The Internet is presently undergoing substantial change with the release of thousands of new top-level domains, providing alternatives to the existing top-level domains such as “.com” and “.net”. This will provide both opportunities and challenges for brand owners, and a Trademark Clearinghouse has been established to help brand owners protect their intellectual property in this regard. Until recently, only a limited number of top level domains needed to be considered with respect to a brand presence online. In fact, apart from country specific domain names, only 22 generic top level domains (gTLDs) currently exist, including the famous “.com” top level domain.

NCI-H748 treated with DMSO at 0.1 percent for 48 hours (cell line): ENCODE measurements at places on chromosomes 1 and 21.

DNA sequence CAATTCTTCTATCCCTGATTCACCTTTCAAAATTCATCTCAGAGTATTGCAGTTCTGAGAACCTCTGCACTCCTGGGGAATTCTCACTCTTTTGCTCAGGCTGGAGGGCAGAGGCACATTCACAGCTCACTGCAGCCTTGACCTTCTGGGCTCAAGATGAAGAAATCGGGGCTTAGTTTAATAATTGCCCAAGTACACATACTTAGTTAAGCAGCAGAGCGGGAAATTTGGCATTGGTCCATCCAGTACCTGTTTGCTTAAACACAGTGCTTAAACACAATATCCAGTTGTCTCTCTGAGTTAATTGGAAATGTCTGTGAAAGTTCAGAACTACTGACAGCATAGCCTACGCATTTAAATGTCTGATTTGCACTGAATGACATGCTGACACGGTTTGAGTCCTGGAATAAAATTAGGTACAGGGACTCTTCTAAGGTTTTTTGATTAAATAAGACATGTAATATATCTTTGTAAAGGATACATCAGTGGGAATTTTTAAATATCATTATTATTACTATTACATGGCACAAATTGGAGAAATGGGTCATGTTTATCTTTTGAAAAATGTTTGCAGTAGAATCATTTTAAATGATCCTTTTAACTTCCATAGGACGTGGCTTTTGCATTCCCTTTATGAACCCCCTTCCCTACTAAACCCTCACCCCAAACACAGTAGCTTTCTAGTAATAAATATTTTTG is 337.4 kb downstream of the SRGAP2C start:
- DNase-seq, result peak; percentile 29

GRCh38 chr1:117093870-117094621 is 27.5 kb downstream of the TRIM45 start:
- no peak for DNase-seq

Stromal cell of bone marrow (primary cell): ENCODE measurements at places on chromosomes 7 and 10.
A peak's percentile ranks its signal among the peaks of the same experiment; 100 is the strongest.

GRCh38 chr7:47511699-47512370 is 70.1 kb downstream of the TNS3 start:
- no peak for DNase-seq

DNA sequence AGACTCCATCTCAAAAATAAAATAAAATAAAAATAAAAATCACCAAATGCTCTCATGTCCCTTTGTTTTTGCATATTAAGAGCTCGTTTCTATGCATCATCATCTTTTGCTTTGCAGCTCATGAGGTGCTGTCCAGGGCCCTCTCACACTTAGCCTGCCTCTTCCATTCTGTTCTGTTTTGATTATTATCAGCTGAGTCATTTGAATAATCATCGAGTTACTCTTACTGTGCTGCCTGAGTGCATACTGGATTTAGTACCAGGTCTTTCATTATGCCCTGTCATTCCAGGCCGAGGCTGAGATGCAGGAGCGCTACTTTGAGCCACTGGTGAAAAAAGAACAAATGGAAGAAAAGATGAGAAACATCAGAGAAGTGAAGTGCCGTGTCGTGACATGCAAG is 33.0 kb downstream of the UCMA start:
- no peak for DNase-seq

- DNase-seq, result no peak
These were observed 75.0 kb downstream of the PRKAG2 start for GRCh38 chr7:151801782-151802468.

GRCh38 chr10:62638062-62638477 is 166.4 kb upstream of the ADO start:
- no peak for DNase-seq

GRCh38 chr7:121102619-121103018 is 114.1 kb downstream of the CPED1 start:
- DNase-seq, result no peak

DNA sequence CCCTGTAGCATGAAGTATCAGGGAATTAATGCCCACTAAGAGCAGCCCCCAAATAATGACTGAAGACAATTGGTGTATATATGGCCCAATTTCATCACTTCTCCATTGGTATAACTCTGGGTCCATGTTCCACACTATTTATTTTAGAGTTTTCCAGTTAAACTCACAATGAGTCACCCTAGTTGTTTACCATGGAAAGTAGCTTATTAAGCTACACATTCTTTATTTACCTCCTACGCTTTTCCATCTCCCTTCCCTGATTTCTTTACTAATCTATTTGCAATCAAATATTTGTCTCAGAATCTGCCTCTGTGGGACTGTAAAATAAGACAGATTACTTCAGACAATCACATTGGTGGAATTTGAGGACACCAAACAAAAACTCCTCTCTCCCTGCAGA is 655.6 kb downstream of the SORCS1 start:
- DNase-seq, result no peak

In 2011, the Internet Corporation for Assigned Names and Numbers (ICANN) voted to remove many of the restrictions on gTLDs. The process of releasing new gTLDs is currently ongoing and 1,745 gTLDs have passed initial evaluation (IE). A first group of new gTLD applicants have successfully completed Pre-Delegation Testing (PDT) and the first gTLDs are expected to be up and running later this year. The new gTLDs may provide good opportunities to register new corporate domains. The new gTLDs include categories, such as “.legal”, “.fashion”, and generic domains, such as “.みんな”, which translates as “everyone” from Hiranga Japanese. The new gTLDs also, however, open up new opportunities for cybersquatters to register domains corresponding to a legitimate owner’s trade marks. In response to this, ICANN has released Rights Protection Mechanism (RPM) requirements for new gTLDs, which were finalised in late September 2013. The RPM requirements aim to assist trade mark holders in protecting their rights, and such protection is implemented through registration of trade marks in a Trademark Clearinghouse (trademark-clearinghouse.com). By registering a trade mark in the Trademark Clearinghouse, trade mark owners are given access to a sunrise service, where they are given priority in registering their respective trade marks as sub-domains of gTLDs. Furthermore, trade mark owners are given access to a claims service, where a trade mark owner is notified of any attempts to register a domain corresponding to their trade mark. Although the services of the Trademark Clearinghouse will not be useful for all companies, new gTLDs are on their way, and should be considered as part of most brand protection strategies.